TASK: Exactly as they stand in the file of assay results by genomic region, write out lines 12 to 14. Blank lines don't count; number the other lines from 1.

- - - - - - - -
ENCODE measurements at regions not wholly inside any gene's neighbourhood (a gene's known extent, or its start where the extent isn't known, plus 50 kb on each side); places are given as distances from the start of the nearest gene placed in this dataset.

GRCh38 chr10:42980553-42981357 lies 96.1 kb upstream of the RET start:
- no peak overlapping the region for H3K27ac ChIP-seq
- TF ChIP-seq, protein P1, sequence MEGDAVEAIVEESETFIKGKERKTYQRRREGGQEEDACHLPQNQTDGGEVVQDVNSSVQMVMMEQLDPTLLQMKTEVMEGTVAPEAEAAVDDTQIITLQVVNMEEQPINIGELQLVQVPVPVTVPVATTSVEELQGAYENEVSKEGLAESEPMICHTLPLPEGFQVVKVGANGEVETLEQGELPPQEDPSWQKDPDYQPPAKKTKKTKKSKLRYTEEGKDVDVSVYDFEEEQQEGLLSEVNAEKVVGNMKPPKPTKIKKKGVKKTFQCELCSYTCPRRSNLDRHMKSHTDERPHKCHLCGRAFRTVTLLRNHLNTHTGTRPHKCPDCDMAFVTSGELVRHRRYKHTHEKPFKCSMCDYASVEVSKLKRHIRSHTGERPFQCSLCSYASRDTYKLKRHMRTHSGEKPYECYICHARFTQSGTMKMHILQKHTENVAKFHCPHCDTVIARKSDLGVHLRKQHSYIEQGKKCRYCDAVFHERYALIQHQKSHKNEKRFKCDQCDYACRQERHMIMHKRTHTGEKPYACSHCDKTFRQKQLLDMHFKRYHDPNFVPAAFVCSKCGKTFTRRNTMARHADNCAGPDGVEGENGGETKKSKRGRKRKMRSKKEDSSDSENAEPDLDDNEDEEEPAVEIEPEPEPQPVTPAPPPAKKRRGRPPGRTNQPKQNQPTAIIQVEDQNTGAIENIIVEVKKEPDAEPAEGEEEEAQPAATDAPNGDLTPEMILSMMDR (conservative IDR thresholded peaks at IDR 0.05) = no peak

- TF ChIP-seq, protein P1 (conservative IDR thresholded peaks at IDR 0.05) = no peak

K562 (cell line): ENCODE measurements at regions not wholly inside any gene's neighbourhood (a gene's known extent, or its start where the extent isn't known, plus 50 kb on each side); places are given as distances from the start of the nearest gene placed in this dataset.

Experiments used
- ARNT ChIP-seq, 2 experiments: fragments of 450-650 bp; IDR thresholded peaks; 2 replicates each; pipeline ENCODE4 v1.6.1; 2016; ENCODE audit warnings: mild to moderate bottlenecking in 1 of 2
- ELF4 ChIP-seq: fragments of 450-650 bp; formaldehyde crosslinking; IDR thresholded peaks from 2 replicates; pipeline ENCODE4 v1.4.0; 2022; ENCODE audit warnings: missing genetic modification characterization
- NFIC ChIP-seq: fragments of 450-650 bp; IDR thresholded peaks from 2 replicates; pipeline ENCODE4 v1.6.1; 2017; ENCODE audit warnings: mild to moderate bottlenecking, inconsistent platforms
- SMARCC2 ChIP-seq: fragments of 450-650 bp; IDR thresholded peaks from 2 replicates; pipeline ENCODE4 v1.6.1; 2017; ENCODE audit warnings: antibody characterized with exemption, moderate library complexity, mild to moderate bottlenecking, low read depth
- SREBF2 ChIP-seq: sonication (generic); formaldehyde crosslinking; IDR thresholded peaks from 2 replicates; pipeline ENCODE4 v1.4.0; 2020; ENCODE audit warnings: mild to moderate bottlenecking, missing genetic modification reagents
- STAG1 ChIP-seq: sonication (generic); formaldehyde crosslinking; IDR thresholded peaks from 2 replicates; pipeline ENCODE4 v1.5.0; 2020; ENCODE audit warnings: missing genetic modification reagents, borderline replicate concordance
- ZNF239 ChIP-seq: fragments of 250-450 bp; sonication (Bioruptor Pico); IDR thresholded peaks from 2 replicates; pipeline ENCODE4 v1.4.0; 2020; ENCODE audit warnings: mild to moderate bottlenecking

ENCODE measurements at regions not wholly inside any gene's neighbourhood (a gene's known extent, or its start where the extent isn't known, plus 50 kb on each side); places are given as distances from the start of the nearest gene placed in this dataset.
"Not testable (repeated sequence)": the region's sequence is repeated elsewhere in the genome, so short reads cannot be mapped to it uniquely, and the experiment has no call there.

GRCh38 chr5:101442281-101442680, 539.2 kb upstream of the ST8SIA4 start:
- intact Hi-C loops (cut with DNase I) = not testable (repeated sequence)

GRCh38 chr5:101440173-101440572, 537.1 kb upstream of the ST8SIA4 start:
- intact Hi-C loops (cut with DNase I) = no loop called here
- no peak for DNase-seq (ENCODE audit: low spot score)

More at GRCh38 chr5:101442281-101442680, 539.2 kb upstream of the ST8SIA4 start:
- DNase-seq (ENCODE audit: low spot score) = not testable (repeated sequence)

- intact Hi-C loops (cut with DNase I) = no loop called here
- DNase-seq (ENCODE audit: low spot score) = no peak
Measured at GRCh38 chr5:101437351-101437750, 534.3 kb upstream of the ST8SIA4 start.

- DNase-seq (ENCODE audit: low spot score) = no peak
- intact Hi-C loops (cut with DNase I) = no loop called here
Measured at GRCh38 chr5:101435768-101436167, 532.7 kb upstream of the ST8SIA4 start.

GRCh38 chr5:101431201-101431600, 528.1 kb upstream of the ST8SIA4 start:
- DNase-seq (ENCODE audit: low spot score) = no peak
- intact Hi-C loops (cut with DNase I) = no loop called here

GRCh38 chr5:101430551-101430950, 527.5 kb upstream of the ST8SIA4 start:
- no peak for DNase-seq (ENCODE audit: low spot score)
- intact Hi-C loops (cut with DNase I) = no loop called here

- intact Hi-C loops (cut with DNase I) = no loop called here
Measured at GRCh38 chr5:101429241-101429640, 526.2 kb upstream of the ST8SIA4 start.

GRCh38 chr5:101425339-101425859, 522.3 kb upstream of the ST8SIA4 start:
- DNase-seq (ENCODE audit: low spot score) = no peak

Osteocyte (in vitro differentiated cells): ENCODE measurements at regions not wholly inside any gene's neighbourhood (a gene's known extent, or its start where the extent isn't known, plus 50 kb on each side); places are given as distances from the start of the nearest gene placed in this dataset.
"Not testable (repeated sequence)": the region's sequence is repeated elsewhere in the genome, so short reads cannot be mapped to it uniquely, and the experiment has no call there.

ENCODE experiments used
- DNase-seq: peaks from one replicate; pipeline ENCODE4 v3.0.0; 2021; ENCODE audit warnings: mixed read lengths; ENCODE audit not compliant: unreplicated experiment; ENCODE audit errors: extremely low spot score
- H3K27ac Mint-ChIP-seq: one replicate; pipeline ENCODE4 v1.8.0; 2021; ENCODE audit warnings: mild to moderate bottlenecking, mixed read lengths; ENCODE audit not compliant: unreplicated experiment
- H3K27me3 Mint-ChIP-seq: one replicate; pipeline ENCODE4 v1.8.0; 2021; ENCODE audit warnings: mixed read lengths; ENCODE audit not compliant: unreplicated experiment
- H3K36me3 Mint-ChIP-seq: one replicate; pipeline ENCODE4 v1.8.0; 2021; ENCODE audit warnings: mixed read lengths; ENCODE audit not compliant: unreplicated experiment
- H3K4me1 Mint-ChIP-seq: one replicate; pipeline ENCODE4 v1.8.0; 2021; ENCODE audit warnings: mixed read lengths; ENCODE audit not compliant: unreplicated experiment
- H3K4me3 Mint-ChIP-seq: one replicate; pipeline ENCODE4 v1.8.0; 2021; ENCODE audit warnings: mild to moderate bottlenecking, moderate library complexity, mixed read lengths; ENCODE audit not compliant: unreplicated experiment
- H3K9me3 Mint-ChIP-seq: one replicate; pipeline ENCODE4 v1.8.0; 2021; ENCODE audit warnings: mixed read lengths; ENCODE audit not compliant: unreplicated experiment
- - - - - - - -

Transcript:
- SREBF2 ChIP-seq: sonication (generic); formaldehyde crosslinking; IDR thresholded peaks from 2 replicates; pipeline ENCODE4 v1.4.0; 2020; ENCODE audit warnings: mild to moderate bottlenecking, missing genetic modification reagents
- STAG1 ChIP-seq: sonication (generic); formaldehyde crosslinking; IDR thresholded peaks from 2 replicates; pipeline ENCODE4 v1.5.0; 2020; ENCODE audit warnings: missing genetic modification reagents, borderline replicate concordance
- ZNF239 ChIP-seq: fragments of 250-450 bp; sonication (Bioruptor Pico); IDR thresholded peaks from 2 replicates; pipeline ENCODE4 v1.4.0; 2020; ENCODE audit warnings: mild to moderate bottlenecking